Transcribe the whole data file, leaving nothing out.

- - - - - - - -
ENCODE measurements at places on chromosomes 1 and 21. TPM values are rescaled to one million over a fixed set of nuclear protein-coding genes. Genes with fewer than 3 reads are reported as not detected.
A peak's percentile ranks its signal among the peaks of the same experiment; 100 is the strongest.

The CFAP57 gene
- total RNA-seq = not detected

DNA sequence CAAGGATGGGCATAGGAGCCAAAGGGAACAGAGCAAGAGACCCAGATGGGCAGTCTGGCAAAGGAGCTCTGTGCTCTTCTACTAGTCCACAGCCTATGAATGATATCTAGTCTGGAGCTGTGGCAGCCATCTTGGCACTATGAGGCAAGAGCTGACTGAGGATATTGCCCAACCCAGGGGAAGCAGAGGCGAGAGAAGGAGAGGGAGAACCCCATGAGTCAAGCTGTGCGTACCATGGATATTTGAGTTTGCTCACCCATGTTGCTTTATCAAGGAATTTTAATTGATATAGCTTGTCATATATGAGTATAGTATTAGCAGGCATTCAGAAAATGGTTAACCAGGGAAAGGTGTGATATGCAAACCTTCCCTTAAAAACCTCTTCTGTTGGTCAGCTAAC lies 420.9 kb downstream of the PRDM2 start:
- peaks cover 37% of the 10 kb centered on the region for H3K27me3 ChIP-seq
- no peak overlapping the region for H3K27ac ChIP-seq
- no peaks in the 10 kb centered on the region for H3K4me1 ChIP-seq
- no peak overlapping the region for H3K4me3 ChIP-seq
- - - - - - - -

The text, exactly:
ENCODE measurements at places on chromosomes 1 and 21. TPM values are rescaled to one million over a fixed set of nuclear protein-coding genes. Genes with fewer than 3 reads are reported as not detected.
A peak's percentile ranks its signal among the peaks of the same experiment; 100 is the strongest.

The CFAP57 gene
- total RNA-seq = not detected

DNA sequence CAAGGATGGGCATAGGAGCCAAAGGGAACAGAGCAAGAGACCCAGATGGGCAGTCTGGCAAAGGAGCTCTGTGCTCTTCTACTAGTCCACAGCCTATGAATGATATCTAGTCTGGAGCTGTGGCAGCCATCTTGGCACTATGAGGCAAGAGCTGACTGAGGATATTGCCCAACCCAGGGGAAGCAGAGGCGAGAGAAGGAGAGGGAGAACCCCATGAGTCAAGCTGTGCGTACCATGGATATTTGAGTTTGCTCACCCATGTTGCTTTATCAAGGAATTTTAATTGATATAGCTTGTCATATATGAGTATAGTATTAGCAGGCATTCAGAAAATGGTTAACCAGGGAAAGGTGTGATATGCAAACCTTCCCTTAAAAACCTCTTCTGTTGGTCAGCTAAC lies 420.9 kb downstream of the PRDM2 start:
- peaks cover 37% of the 10 kb centered on the region for H3K27me3 ChIP-seq
- no peak overlapping the region for H3K27ac ChIP-seq
- no peaks in the 10 kb centered on the region for H3K4me1 ChIP-seq
- no peak overlapping the region for H3K4me3 ChIP-seq